Prof. Pablo Pou
Dpto. de Fisica Teórica de la Materia Condensada, UAM
STM  and FM-AFM  have been used for many years to study low-dimensional carbon materials. The simple honeycomb structure shared by these materials represents both a perfect testing ground and a fundamental challenge for scanning microscopy imaging. Graphite can be imaged with atomic resolution with Scanning Probe Microscopy even in ambient conditions but, after 25 years of research, still there is no consensus whether the maxima in the atomic scale images correspond to atoms or to the hollow sites. We have carried out a study that combines DFT total-energy calculations with NEGF methods for electronic transport in order to determine the interaction and the tunneling current between a large set of SPM tips with nanotubes, graphite and graphene . Our results explain the rich variety of image patterns observed in both AFM and STM experiments in terms of two factors: (i) the tip-sample distance and (ii) the chemical reactivity of the tip. Furthermore, we demonstrate, contradicting the usual interpretation, that short-range chemical forces and not van der Waals interactions are the responsible for the atomic-scale contrast on the FM-AFM images.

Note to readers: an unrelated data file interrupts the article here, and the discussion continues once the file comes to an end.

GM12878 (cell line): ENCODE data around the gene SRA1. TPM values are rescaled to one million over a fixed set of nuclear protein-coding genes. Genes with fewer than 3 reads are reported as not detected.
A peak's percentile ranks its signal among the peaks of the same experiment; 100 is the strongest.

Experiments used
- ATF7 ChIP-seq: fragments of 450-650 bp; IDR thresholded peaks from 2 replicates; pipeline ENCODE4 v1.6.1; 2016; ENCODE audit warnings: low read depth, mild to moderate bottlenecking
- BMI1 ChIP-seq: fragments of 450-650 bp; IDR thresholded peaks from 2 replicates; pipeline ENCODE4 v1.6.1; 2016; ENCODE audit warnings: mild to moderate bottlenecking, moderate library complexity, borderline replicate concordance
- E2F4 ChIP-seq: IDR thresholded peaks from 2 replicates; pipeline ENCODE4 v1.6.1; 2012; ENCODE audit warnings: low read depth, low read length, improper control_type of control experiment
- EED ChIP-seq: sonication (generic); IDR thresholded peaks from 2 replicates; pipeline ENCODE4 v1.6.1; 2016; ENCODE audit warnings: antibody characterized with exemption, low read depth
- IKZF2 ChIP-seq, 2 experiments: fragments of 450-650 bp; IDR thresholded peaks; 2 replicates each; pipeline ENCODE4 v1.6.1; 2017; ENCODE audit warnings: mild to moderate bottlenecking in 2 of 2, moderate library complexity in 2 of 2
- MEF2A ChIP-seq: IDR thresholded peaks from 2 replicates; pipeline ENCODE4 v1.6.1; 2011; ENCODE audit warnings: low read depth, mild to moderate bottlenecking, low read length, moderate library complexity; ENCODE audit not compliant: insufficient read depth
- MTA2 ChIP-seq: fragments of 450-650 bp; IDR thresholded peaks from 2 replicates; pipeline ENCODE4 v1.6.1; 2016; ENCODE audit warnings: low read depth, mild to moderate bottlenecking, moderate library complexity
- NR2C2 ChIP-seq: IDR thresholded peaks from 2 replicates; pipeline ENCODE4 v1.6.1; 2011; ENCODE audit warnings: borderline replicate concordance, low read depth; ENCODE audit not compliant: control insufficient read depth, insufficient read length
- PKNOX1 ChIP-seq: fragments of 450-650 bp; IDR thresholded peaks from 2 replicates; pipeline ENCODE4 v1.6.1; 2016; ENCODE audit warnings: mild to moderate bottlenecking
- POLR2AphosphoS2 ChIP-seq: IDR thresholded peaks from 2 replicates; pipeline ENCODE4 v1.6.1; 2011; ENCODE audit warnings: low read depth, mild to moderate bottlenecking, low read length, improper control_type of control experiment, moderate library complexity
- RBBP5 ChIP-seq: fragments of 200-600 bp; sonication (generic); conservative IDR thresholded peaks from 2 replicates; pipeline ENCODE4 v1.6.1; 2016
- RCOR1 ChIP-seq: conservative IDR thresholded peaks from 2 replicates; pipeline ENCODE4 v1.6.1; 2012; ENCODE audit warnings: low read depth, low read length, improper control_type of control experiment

Finally, we have extended our study to defects in these materials, which, instead of a problem, result on novel and promising electronic properties. For example, vacancies in a graphene layer support localized magnetic moments . We present a study of the forces and currents on a graphene layer on Pt considering explicitly the presence of vacancies .
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 Ugeda et al, submitted to PRL (2011).